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Cheaters Never Win... Except In NASCAR

NASCAR needs to make sure that cheating is not worth it

By

Recently in Las Vegas both winner Jimmie Johnson's and second place driver Kyle Busch's cars failed post race inspection. What should NASCAR have done?

The Crimes

After the race the roof of Jimmie Johnson's car was too low. That reduced aerodynamic drag and lower center of gravity is an obvious performance benefit. Behind him second place finisher, and teammate, Kyle Busch's car was found to have quarter-panel heights that were too high, again an aerodynamic advantage.

NASCAR Solution

When the penalties were handed down on Tuesday following the race NASCAR did lay out some stiff penalties, but not nearly stiff enough.

Jimmie Johnson lost 25 driver points, 25 car owner points and a $35,000 fine. His crew chief was also suspended for two races. Kyle Busch faced a similar penalty, 25 points for both driver and car owner , two race suspension for his crew chief and a $25,000 fine. Effectively Jimmie Johnson was assigned third place points and allowed to keep the lion's share of the money.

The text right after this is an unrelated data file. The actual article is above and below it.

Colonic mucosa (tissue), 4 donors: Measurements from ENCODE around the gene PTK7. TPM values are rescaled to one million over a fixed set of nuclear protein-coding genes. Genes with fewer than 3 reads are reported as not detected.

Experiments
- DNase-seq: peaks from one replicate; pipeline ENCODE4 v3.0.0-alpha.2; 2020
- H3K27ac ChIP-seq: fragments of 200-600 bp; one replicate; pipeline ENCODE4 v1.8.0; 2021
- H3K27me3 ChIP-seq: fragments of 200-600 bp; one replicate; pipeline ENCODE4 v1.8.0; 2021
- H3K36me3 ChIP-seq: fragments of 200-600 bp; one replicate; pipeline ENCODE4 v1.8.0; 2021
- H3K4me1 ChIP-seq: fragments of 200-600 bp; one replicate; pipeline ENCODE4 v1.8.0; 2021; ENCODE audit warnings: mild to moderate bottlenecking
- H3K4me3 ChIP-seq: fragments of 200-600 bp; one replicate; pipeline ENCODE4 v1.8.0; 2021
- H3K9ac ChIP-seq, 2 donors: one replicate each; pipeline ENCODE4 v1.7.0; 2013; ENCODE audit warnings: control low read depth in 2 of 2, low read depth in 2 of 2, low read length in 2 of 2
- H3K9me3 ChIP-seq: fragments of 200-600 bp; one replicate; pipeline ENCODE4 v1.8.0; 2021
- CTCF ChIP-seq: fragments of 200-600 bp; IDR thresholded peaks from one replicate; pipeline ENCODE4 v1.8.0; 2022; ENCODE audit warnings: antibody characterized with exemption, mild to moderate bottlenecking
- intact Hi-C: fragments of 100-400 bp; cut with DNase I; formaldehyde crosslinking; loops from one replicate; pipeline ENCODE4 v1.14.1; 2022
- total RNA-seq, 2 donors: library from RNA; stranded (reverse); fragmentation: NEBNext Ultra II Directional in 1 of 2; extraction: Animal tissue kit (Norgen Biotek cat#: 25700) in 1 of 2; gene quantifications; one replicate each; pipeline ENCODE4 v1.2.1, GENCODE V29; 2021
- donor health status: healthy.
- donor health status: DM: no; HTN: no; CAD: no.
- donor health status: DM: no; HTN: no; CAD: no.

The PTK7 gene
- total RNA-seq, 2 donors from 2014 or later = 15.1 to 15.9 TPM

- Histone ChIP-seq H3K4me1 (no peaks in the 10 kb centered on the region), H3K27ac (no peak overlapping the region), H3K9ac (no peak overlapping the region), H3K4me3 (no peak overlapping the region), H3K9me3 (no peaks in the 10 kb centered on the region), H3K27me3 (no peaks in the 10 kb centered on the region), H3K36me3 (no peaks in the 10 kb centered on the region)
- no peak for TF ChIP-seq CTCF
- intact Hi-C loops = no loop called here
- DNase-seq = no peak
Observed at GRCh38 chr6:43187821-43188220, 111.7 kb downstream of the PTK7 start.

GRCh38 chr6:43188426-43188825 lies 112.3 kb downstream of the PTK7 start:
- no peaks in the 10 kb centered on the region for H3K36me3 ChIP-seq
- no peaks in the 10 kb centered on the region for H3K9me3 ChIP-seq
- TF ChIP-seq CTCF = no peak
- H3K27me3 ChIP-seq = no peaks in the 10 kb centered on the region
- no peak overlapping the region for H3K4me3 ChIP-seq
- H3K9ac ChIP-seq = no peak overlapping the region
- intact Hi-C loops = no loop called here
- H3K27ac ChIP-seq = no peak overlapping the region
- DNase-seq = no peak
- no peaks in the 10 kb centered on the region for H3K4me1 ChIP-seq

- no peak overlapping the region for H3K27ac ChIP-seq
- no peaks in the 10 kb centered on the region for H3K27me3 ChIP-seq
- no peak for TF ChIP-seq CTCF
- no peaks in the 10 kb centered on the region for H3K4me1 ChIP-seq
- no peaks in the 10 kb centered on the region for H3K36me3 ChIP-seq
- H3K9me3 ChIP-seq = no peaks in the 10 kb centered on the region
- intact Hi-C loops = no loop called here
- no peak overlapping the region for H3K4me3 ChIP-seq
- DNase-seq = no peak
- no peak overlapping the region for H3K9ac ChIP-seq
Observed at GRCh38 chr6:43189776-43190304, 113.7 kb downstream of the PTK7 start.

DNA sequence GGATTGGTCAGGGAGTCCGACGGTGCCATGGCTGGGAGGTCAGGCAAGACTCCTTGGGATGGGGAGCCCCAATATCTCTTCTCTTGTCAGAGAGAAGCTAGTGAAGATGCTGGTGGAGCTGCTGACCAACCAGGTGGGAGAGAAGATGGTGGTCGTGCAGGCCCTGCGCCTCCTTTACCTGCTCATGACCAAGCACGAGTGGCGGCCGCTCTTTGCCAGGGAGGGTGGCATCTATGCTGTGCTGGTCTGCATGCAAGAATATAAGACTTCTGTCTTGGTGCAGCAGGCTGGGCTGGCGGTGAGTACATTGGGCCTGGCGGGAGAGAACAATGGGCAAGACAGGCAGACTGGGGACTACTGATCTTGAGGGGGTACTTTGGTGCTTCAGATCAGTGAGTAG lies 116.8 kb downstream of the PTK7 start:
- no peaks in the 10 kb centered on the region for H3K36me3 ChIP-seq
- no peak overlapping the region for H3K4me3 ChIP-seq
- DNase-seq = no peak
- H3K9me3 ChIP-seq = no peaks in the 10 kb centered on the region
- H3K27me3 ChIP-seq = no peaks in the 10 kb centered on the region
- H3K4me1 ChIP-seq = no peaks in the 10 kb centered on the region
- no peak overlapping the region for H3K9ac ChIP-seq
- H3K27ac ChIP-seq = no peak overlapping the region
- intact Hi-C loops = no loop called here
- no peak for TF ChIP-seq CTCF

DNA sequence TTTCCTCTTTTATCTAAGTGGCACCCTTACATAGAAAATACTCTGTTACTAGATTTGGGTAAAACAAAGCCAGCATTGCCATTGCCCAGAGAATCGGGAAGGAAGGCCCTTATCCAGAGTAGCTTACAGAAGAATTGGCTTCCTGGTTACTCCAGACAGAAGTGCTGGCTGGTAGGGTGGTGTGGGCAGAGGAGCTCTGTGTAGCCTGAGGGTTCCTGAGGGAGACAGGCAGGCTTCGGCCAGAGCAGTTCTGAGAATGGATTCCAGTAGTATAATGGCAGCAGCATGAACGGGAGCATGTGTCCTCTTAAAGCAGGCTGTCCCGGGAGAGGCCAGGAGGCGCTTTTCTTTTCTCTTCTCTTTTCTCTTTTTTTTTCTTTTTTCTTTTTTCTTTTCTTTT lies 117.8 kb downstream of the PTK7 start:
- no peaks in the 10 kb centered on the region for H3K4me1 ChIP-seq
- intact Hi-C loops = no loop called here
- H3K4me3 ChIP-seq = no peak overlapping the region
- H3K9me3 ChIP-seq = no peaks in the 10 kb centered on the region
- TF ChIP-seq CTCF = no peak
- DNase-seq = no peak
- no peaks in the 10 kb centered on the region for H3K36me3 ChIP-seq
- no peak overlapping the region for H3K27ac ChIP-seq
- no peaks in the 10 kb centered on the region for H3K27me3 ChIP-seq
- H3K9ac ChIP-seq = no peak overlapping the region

This is not a deterrent.

What SHOULD Have Been

How can you fail post race inspection and still win? Jimmie Johnson won over $428,000, scored 190 points and will still go down in history as the race winner. Does this penalty fit the crime?

In what other sport can you get caught cheating and still get credited with winning? Olympic medals get stripped when drug tests are failed. Hit a homerun with a corked bat (and get caught) you'll be tossed out of the game and your homerun won't count. Even in the NFL the game can't end on a penalty. How can you justify letting a win stand when the car fails inspection after the race?

I believe that if your car fails post race inspection the driver should not get the win. Period. It's that simple. No money, no points and no glory. Credit the driver with 43rd place and penalize him all the points and money that the regular 43rd place finisher would have earned. Then go to the next driver, if his car fails inspection he suffers the same fate we try again. By these rules in that recent Las Vegas race third place finisher Kurt Busch would have been declared the race winner of record.

Based on the Las Vegas penalties a driver could easily cheat his way into the Chase For The NEXTEL Cup and would have a great shot at winning the title cheating his way through the last ten races, even if he got caught regularly. This just doesn't make sense to me! By not punishing teams enough they are effectively rewarding them for cheating.

NASCAR needs to put some teeth into the penalties they hand down. Take away an undeserved win and send a clear message to teams that the rules are not negotiable.

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